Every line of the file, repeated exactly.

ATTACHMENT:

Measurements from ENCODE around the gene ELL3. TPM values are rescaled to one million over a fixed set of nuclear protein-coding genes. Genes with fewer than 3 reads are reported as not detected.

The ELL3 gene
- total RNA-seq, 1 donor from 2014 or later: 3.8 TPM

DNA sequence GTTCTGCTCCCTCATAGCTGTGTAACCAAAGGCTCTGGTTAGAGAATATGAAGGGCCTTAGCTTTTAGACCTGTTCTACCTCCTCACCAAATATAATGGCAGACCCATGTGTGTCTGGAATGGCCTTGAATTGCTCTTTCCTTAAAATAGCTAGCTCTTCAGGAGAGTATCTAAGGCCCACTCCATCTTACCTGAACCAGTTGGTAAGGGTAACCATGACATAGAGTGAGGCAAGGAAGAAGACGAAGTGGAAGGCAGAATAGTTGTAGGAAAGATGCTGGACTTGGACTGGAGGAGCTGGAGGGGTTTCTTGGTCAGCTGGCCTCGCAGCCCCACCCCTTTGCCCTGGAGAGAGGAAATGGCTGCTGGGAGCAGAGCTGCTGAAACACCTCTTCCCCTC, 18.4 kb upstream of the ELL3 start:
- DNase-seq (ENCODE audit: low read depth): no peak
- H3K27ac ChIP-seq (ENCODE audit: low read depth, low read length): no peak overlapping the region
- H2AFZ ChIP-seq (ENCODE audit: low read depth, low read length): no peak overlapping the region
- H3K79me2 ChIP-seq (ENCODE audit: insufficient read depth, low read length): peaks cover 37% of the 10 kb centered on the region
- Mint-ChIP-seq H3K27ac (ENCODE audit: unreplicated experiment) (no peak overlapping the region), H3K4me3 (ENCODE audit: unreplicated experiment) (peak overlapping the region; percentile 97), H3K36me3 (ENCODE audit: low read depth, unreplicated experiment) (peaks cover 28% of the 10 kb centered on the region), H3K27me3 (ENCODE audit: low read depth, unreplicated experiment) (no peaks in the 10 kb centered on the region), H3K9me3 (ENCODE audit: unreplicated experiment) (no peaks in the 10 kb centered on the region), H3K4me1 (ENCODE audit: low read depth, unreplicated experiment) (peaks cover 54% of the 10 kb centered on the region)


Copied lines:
Measurements from ENCODE around the gene ELL3. TPM values are rescaled to one million over a fixed set of nuclear protein-coding genes. Genes with fewer than 3 reads are reported as not detected.

The ELL3 gene
- total RNA-seq, 1 donor from 2014 or later: 3.8 TPM

DNA sequence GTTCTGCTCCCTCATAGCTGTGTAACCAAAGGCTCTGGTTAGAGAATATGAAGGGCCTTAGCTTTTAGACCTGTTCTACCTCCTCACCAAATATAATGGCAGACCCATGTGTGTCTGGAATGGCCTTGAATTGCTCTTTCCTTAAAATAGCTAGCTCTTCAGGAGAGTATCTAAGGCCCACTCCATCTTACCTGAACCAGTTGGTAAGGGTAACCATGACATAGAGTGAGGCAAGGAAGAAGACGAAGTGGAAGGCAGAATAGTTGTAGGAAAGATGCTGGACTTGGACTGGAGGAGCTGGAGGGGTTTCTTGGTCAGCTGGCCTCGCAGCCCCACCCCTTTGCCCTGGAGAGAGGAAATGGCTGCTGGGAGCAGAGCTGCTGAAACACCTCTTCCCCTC, 18.4 kb upstream of the ELL3 start:
- DNase-seq (ENCODE audit: low read depth): no peak
- H3K27ac ChIP-seq (ENCODE audit: low read depth, low read length): no peak overlapping the region
- H2AFZ ChIP-seq (ENCODE audit: low read depth, low read length): no peak overlapping the region
- H3K79me2 ChIP-seq (ENCODE audit: insufficient read depth, low read length): peaks cover 37% of the 10 kb centered on the region
- Mint-ChIP-seq H3K27ac (ENCODE audit: unreplicated experiment) (no peak overlapping the region), H3K4me3 (ENCODE audit: unreplicated experiment) (peak overlapping the region; percentile 97), H3K36me3 (ENCODE audit: low read depth, unreplicated experiment) (peaks cover 28% of the 10 kb centered on the region), H3K27me3 (ENCODE audit: low read depth, unreplicated experiment) (no peaks in the 10 kb centered on the region), H3K9me3 (ENCODE audit: unreplicated experiment) (no peaks in the 10 kb centered on the region), H3K4me1 (ENCODE audit: low read depth, unreplicated experiment) (peaks cover 54% of the 10 kb centered on the region)